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Students receive a golden transition to FHSU

6/26/2014

By ELIZABETH GOLDEN

egolden@dailynews.net

Fort Hays State University aims to increase persistence and retention with a new extended orientation camp.

In its second year, Golden Beginnings Extended Orientation Program focuses on the idea of social integration, acclamation and transition for FHSU students.

The 48-hour program is open to 50 first-year new and transfer students.

"Extended orientations are becoming trends across the nation," said Brett Bruner, director of persistence and retention for First Year Experience programs. "It provides that extra chance for students to really prepare for the social transition and adjustment to campus."

Golden Beginnings focuses primarily on social integration, while Tiger Stripes pre-enrollment is dedicated to academic resources.

"Students are spending 48 hours of their summer meeting a pool of 49 friends to have that connection with," Bruner said. "When they begin classes, they have that connection base, so hopefully they'll be retained and persist to graduation. We also embed school spirit, learning the fight song, giving students that net of other students before they even step foot on campus on the first day of classes."

Students will engage in conversations and group discussions with upper-level FHSU students.

"The guides and student leaders start the conversation about, 'What are your hopes, and what are your fears about starting college?' " Bruner said. "Some of those conversations we don't have when the student comes through Tiger Stripes. They appreciate that social acclimation and social transition opportunity."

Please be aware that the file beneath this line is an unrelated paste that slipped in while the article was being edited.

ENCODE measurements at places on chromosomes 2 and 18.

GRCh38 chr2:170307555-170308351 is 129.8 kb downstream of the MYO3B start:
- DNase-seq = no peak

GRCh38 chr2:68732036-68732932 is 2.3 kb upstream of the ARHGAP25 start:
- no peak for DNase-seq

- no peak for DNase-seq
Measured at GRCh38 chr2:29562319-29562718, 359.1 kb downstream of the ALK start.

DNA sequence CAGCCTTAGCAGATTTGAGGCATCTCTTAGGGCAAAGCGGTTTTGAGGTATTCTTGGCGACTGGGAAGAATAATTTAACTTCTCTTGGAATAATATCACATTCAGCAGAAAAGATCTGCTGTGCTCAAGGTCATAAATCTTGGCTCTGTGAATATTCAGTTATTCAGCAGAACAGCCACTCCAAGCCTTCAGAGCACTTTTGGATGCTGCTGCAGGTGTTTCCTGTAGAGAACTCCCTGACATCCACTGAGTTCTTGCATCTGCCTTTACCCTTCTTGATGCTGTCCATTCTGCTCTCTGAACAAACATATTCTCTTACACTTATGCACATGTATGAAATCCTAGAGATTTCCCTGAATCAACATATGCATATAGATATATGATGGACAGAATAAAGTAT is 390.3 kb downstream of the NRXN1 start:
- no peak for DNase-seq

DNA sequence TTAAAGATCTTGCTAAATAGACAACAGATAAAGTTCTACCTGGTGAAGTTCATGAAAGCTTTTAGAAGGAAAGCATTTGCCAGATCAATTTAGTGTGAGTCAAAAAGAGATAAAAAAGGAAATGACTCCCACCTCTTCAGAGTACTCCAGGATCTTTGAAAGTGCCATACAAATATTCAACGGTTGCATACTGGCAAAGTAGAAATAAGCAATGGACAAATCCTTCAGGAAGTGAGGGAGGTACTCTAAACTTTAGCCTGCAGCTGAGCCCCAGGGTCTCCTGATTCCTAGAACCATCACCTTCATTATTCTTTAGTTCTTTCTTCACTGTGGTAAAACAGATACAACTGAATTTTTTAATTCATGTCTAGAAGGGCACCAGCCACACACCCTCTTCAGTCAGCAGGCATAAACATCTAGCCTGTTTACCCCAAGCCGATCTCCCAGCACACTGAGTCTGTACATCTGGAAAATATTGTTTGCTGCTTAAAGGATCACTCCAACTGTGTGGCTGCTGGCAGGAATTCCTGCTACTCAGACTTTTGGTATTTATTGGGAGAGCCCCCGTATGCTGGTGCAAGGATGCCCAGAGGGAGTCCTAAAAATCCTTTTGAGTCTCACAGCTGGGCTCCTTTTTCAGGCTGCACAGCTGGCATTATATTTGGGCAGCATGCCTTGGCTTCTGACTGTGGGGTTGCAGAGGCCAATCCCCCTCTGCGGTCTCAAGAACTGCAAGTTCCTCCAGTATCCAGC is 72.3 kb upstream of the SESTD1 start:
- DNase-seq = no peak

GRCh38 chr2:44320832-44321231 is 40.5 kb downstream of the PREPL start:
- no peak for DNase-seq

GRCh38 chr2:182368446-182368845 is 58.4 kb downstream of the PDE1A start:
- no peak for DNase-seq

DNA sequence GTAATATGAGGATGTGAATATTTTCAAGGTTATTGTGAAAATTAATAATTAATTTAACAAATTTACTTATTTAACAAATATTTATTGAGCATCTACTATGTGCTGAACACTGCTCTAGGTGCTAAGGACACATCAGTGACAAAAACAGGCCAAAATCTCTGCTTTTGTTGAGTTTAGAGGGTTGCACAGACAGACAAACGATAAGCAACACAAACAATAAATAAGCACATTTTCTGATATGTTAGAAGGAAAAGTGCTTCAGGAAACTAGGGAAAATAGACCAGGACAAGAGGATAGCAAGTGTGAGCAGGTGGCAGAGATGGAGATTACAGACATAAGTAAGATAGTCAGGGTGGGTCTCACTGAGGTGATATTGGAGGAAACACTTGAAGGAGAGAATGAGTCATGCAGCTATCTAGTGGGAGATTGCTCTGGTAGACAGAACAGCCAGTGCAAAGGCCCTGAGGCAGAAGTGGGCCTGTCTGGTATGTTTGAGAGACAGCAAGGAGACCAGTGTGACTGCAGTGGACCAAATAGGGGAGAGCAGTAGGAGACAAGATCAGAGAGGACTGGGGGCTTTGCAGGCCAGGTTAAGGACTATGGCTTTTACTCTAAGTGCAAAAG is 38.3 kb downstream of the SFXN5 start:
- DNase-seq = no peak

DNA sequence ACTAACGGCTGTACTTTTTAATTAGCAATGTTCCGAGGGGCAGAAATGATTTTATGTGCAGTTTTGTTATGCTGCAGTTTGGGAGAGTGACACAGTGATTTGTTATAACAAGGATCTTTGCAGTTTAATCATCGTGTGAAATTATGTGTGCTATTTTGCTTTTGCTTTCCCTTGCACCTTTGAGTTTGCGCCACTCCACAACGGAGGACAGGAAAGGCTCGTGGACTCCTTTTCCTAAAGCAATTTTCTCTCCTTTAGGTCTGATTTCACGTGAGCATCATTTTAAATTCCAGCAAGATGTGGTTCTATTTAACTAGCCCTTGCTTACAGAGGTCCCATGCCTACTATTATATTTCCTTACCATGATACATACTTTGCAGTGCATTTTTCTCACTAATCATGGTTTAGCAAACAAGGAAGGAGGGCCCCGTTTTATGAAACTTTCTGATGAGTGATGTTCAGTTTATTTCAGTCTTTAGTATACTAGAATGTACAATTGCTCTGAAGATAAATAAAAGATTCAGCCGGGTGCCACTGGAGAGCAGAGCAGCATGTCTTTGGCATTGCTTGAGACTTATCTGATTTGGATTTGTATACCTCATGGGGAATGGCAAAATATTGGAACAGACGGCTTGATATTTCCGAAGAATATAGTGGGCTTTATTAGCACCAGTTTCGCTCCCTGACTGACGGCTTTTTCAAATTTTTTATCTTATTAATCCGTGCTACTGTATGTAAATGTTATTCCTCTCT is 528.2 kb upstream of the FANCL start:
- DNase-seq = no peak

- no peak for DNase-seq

Bruner worked with similar programs at other universities, and after reading research on the effect of extended orientation programs, he brought the program to FHSU.

"People have started to do research specifically on student transition during that first-year," Bruner said, "but also retention and persistence to graduation. I looked at the research, and we thought it would be a good fit to bring an extended orientation program to FHSU."

Each year, Golden Beginnings is given a camp namesake.

"Every year, the student directors and student guides will identify a faculty or staff person who they feel makes a positive impact on first-year students," Bruner said. "The namesakes were identified as being influential and truly trying to make a positive impact on the lives of first-year students."

This year is Camp Brungardt, after leadership studies professors Curt and Christie Brungardt.

"We were honored to be selected," said Curt Brungardt, Omer G. Voss distinguished professor of leadership studies. "We also thought we should play a role in whatever we can to make sure it's successful, and the folks from student affairs and First Year Experience would be happy with the results."

After several nominations, it was clear the Brungardts were leaders in the race for most influential among students.

"That was very meaningful for us that students recognized the value of our work and think what we're doing is impacting young people," said Christie Brungardt, assistant professor of leadership studies. "I think we were honored on a number of levels."

Faculty interaction is minimal during Golden Beginnings, but the namesake piece aims to provide some sort of faculty connection.

"Our goal is, hopefully students will establish that connection with the camp namesake," Bruner said. "That way, they can go to the namesake as a resource, not necessarily as an adviser, just another connection point to the university."

The namesakes have the opportunity to give a 30- to 45-minute presentation on a topic of their choice.

"Our charge to the students will be to encourage civic engagement," Curt Brungardt said. "During their time at FHSU, we want to be sure they're not only successful academically, but we want to encourage them as students to be civically engaged in the Hays community and other communities throughout the region."

Christie Brungardt added, "(and) to help encourage them to make civic responsibility a habit for the rest of their lives, not only in college but after they leave."